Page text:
Playing or relaxing on your outdoor backyard or front-yard lawns with your family in summer is fun. But you’ve got to start preparing your lawn in spring after the complete disappearance of ice. New lush green growth begins on your lawn in spring, and the flowers start to bloom, making the outdoors look fresh and new. It’s also the time when weeds often begin growing on your lawn. As such, it’s time to tend to your lawn grass. Here are seven tips on what to do to get a lush green and healthy lawn in summer?
Seed the Patches
Some patches of your lawn may remain bare because of pest or weed infestation. Excessive human traffic may also kill the grass on some overused patches of your yard. Spring is an ideal season to patch up! You can use seeds or sod that is ready to get laid on the patches. But you have first to get rid of any weeds, leaves, and debris on the patches before seeding or laying your sod.
Get Rid of the Weeds and Pests
Most weeds often start growing on the lawn in spring as the winter chills disappear. Some ground pests also get active, and if they’re the kind that eats your lawn grass or digs up the soil underneath, then you should get rid of them. You can use pre-emergent and post-emergent herbicides to kill the weeds. You can also use pesticides to get rid of any pests.
Invest in Garden Design
One of the best ways to freshen up your lawn is to invest in color or some other form of visual enhancement. You can do this with new plants or furniture, but you can also do it by creating retaining walls or multi-layered gardens with gabions. Gabions also help to prevent erosion and increase the drainage of your yard, providing function with a great look.
Water Your Lawn Grass
It’s often not advisable to water your grass during the early spring because winter moisture is often present and sufficient. Watering in early spring encourages shallow rooting, which isn’t good for your grass during dry seasons. But as summer approaches, your grass may start to wilt, and if you walk on it, you may find that it doesn’t spring back straight up. It’s advisable to increase your watering rate as summer approaches or when you notice any wilting.
Fertilize Your Lawn Grass
Nitrogen is the best fertilizer for your lawn grass because it helps it get healthy and achieve that lush green, healthy look. Fertilizing your lawn in spring helps it recover from any damage it may have during the cold winter. Using slow-release nitrogen fertilizers is ideal because the fertilizer’s nutrients can stay for longer in the soil, giving the roots of your grass enough time to absorb the nutrients. It’s advisable to apply the fertilizer after your first mowing exercise in spring.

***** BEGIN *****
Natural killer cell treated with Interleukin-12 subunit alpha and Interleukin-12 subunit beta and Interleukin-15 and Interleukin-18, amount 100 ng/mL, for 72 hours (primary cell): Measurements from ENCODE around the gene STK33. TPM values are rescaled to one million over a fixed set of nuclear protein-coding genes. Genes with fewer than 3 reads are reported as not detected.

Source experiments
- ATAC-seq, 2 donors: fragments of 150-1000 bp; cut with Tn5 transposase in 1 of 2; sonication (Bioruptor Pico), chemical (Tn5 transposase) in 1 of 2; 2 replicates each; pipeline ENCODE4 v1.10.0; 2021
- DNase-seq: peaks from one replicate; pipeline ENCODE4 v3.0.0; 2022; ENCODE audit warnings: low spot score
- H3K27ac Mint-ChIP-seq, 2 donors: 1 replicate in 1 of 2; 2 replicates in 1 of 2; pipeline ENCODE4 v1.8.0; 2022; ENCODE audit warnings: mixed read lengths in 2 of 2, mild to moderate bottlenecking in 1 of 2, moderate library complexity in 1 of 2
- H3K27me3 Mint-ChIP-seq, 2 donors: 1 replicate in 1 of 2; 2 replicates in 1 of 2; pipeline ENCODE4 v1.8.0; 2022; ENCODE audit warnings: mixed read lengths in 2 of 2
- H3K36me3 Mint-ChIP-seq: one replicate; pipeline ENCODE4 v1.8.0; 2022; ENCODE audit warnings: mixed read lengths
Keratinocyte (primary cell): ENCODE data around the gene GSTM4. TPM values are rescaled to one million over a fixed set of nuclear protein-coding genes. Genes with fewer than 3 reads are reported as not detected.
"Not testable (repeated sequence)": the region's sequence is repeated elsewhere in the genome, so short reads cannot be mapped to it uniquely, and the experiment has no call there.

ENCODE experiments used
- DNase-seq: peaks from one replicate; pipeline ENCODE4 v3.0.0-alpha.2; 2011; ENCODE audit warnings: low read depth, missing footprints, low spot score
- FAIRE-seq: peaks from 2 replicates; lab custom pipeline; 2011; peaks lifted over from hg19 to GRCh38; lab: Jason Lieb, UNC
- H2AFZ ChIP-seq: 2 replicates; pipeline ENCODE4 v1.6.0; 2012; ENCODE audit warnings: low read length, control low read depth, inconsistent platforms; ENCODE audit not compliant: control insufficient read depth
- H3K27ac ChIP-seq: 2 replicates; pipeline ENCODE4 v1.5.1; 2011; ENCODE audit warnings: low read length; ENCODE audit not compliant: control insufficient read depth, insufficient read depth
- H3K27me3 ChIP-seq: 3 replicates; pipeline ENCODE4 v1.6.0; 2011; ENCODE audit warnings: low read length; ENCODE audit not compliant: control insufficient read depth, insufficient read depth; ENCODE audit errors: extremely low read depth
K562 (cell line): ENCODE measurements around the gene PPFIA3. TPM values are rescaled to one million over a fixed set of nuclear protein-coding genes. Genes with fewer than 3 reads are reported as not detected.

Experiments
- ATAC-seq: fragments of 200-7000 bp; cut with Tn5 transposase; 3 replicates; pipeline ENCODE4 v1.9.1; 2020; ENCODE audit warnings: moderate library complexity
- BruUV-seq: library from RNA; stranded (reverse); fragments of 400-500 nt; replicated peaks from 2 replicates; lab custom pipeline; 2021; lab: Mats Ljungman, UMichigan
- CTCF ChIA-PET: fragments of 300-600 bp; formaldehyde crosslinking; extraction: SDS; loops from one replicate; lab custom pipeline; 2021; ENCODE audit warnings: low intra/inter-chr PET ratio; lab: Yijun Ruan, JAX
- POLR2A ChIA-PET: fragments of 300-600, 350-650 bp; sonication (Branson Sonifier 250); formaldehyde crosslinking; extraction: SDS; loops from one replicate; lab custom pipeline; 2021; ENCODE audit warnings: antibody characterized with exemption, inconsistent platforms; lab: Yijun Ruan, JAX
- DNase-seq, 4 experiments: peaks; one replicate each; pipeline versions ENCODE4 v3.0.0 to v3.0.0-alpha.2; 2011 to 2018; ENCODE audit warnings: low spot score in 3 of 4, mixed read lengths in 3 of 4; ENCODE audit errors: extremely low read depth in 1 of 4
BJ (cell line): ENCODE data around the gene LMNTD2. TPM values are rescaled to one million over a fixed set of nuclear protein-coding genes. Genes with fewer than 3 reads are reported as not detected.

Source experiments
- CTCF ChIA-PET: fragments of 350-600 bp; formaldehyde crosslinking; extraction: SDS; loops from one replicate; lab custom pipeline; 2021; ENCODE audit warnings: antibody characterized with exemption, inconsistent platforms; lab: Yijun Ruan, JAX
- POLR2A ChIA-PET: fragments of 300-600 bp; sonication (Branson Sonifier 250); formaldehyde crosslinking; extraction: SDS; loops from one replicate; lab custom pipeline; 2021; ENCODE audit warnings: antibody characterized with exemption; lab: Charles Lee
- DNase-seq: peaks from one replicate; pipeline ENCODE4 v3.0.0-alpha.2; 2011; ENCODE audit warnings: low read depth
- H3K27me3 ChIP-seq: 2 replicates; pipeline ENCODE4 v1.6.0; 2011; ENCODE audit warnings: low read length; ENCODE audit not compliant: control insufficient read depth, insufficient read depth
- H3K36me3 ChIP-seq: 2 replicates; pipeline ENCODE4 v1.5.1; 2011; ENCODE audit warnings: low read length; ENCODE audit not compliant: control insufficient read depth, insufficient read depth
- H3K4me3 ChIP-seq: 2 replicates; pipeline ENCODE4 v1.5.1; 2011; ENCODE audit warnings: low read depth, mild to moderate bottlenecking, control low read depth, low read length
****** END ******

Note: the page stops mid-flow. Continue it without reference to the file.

Mow Your Grass to Avoid Thatch Buildup
You should mow your grass to keep it at the right height and prevent thatch buildup or the possibility of some creepy crawlies lying hidden in it. It’s advisable to mow when the ground is dry to avoid causing ground compaction, often high when the ground is wet. It’s recommendable to cut a third of your grass’ height, and you should avoid scalping your lawn because it may cause patches with no grass.
Aerate the Lawn
Poor lawn aeration results from compaction often caused by high traffic and use of the lawns. Such compaction reduces the ability of water to seep into the ground and reach the roots. It also reduces the ability of air to move within the soil to facilitate healthy lawn grass growth. In the aeration process, you should create tiny holes in the grass to better aeration.
Dethatch Your Lawn
Thatch often builds up from grass clippings, leaves, and other debris that don’t get removed from your lawn in time. Too much thatch hinders proper lawn grass growth. You can mow the grass and then do some thorough raking or use a dethatching machine if your lawn grass isn’t too tall.
Your lawn goes through tough and cold times in winter, and it may sustain some winter damage. But with spring, the warmth may allow it to spring back alongside the weeds that often grow on lawns. As summer approaches, it may begin to wilt, and it can die if you don’t give it some tender care.